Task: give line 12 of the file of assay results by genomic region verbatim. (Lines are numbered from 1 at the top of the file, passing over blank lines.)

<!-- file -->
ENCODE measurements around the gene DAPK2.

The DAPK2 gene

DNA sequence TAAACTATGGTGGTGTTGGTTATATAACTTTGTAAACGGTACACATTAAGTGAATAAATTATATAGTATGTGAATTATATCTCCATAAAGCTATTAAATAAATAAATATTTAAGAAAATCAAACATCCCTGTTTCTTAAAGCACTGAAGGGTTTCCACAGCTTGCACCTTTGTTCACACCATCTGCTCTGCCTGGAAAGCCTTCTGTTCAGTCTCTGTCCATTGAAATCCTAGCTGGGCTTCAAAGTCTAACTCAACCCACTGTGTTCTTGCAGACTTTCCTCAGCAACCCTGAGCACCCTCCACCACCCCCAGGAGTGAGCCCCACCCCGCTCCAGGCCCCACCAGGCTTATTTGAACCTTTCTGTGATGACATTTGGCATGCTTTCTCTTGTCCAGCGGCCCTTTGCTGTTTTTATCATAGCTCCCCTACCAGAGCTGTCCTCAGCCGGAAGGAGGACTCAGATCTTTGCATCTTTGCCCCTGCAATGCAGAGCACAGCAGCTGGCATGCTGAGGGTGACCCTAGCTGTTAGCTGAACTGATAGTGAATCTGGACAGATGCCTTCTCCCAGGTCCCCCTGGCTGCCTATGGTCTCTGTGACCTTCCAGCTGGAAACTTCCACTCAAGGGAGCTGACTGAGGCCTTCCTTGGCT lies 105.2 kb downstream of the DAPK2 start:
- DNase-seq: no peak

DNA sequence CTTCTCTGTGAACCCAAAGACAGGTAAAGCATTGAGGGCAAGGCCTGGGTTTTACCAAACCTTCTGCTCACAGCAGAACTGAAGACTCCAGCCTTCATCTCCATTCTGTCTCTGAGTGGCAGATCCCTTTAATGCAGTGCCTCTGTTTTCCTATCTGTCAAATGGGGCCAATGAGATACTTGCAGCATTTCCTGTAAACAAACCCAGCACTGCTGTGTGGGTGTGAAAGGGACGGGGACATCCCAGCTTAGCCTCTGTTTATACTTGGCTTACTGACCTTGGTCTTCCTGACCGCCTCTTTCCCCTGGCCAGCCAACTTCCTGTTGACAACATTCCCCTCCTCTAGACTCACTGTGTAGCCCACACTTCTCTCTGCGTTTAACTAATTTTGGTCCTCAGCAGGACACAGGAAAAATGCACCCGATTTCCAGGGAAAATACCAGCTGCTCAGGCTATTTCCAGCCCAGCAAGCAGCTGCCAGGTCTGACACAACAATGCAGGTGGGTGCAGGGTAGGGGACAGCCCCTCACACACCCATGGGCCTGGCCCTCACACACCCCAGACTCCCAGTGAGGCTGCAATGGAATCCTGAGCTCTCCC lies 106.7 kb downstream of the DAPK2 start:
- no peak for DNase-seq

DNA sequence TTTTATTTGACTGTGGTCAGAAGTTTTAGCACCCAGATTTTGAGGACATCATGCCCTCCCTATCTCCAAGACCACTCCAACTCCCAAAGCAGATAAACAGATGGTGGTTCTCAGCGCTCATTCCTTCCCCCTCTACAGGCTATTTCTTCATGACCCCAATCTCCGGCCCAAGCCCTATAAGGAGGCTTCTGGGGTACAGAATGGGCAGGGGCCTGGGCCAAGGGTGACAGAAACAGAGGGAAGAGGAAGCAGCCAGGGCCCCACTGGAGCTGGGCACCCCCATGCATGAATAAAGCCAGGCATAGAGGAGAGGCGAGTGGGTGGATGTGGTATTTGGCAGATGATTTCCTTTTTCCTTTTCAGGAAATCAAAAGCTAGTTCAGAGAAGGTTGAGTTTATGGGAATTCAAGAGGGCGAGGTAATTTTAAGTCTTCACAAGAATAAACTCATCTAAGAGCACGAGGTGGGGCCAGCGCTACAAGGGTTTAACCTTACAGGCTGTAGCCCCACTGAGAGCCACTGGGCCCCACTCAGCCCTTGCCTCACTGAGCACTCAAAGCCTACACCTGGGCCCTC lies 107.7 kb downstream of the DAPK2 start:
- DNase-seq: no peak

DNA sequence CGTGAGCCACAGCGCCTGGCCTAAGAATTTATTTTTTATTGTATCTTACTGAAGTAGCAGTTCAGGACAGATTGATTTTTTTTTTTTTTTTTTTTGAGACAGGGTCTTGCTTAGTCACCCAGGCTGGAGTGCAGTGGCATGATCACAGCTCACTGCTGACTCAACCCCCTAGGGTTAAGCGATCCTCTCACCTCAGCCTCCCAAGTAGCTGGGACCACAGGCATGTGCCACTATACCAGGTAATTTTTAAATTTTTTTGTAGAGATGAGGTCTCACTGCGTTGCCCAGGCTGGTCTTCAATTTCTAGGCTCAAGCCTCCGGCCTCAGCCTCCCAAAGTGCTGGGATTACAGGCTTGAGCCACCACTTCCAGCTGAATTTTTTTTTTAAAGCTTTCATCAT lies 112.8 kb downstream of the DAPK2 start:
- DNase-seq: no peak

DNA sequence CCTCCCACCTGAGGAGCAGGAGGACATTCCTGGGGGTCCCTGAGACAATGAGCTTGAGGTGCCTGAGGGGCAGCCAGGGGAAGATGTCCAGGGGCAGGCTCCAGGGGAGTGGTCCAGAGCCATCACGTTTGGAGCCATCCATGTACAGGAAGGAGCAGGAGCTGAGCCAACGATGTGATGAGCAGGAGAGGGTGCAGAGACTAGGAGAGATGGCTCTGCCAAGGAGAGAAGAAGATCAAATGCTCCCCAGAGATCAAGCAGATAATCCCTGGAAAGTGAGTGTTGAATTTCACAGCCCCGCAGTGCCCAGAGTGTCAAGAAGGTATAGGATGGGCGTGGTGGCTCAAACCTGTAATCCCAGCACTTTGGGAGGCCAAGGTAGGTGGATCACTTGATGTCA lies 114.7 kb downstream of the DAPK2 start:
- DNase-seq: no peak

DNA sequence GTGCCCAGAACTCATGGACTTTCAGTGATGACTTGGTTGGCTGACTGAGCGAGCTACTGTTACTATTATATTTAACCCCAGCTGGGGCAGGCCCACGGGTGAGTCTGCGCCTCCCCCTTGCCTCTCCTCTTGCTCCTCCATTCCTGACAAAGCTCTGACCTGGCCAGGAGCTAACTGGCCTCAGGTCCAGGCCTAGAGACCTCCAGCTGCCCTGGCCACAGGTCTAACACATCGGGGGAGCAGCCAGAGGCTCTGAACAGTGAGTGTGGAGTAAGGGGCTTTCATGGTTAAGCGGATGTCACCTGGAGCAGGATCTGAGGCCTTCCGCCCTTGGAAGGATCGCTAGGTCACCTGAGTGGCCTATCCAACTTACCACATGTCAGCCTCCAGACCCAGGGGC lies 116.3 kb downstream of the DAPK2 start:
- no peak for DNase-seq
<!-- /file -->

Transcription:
- DNase-seq: no peak